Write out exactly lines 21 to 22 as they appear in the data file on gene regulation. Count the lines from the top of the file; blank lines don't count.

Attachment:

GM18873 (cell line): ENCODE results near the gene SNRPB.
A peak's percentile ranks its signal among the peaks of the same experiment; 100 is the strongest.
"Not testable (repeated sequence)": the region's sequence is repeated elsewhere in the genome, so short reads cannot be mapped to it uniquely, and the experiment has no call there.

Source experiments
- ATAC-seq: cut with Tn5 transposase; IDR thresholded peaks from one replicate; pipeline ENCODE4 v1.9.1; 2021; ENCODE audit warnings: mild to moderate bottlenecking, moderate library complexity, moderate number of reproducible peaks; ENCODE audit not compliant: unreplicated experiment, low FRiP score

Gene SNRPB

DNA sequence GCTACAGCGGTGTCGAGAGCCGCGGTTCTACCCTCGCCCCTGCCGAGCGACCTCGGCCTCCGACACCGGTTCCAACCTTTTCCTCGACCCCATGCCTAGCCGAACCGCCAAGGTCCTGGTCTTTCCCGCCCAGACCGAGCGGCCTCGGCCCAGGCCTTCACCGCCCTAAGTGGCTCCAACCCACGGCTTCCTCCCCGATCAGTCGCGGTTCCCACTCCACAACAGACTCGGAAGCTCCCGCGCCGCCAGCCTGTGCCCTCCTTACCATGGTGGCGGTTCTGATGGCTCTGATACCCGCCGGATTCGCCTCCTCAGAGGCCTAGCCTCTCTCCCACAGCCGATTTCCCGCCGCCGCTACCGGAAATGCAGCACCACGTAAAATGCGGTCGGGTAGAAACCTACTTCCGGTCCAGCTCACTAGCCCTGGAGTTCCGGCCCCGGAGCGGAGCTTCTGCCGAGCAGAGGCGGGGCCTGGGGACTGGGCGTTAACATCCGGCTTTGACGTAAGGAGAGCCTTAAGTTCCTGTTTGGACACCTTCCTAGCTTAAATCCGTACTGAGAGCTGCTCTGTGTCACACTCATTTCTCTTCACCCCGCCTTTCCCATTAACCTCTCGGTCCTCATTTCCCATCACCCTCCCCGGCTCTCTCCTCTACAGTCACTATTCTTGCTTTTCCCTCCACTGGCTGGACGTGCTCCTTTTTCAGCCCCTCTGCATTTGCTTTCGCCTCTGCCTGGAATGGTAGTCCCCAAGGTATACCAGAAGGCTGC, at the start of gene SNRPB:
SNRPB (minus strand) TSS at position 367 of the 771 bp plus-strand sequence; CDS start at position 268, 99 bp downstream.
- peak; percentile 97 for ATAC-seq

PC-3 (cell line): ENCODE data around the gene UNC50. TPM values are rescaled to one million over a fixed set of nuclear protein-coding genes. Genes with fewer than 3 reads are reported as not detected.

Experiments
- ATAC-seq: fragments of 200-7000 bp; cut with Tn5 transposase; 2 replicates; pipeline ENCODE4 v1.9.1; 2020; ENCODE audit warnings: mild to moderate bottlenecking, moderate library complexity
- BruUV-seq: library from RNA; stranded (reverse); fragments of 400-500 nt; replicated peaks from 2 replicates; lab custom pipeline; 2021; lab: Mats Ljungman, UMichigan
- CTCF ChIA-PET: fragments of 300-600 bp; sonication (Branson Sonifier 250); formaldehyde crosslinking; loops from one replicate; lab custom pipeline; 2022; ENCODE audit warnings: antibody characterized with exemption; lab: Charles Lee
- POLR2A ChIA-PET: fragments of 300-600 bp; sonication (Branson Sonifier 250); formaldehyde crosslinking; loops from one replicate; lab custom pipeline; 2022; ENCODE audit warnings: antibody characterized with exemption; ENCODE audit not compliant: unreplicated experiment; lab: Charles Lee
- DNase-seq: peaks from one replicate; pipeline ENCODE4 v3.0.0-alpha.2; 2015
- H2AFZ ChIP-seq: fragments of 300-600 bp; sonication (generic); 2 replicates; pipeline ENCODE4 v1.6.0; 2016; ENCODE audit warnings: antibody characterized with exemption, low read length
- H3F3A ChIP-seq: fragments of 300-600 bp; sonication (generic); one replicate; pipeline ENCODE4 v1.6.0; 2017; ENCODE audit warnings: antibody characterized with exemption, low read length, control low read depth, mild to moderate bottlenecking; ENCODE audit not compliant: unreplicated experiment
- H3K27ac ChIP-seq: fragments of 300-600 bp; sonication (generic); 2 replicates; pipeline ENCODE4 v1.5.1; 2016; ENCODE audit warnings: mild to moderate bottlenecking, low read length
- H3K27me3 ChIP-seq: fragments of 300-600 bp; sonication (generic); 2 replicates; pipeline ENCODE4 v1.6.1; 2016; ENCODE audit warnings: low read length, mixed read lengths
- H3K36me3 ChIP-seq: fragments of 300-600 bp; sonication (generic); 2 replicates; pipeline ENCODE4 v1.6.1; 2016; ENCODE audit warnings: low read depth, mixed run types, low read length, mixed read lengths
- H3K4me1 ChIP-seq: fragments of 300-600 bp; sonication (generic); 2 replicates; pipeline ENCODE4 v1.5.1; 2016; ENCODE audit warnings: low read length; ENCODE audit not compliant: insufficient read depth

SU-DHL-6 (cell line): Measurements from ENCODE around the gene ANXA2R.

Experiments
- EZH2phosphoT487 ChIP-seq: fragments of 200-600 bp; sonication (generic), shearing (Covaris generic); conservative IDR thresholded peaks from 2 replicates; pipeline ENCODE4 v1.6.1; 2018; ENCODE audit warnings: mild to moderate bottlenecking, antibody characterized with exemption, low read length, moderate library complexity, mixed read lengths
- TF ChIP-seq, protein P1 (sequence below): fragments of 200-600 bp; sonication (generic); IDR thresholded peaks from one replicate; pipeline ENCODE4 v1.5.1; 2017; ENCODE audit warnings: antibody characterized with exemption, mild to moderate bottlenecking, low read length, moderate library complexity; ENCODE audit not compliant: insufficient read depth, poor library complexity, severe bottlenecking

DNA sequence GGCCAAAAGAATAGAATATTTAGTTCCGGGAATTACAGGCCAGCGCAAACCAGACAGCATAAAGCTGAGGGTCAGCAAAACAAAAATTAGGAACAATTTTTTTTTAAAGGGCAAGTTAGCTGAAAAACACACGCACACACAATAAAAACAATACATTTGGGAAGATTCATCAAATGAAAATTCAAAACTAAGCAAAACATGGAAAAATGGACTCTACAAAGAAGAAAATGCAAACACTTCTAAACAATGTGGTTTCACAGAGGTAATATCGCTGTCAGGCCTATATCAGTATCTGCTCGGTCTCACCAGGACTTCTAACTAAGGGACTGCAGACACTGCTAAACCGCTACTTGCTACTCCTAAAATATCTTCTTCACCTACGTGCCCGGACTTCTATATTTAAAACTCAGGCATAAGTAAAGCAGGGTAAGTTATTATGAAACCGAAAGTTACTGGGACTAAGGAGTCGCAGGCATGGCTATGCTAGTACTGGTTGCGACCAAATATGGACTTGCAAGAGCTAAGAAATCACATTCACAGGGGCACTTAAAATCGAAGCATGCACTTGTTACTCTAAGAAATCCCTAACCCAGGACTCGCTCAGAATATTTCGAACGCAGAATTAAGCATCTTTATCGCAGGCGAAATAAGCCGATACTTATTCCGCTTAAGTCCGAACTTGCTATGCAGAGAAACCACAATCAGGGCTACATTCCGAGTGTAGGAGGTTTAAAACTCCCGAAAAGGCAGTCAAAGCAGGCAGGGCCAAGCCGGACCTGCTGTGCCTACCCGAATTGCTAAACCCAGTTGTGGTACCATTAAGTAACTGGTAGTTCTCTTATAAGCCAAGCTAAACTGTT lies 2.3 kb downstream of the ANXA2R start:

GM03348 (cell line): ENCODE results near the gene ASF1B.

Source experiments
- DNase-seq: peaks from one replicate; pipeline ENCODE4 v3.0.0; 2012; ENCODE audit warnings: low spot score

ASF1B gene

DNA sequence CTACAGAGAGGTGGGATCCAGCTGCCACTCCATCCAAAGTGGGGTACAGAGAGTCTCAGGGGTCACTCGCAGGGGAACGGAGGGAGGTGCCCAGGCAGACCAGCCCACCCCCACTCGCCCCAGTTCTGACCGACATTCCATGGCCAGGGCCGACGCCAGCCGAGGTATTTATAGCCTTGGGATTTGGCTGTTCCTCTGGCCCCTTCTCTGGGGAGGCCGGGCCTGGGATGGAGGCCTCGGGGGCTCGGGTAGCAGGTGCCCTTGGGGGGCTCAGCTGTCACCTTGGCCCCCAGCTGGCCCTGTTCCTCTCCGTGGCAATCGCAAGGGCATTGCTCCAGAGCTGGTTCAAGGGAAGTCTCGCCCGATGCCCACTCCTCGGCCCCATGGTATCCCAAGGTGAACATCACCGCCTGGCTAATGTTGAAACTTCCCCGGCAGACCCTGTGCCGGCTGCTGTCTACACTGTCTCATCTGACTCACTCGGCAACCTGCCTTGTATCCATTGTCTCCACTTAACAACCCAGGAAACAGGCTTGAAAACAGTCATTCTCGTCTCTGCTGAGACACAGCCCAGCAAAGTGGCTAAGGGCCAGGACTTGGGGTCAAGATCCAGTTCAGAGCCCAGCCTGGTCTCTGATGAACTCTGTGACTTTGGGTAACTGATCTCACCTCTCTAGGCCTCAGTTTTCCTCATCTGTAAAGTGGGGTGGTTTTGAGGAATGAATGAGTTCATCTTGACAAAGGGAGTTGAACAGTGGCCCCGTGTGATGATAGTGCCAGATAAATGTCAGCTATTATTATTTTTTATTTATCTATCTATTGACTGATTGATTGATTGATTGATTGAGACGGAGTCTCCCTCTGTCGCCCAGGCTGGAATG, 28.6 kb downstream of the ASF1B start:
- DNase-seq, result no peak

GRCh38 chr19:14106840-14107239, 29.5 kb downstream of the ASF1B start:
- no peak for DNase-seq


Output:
- H3K36me3 ChIP-seq: fragments of 300-600 bp; sonication (generic); 2 replicates; pipeline ENCODE4 v1.6.1; 2016; ENCODE audit warnings: low read depth, mixed run types, low read length, mixed read lengths
- H3K4me1 ChIP-seq: fragments of 300-600 bp; sonication (generic); 2 replicates; pipeline ENCODE4 v1.5.1; 2016; ENCODE audit warnings: low read length; ENCODE audit not compliant: insufficient read depth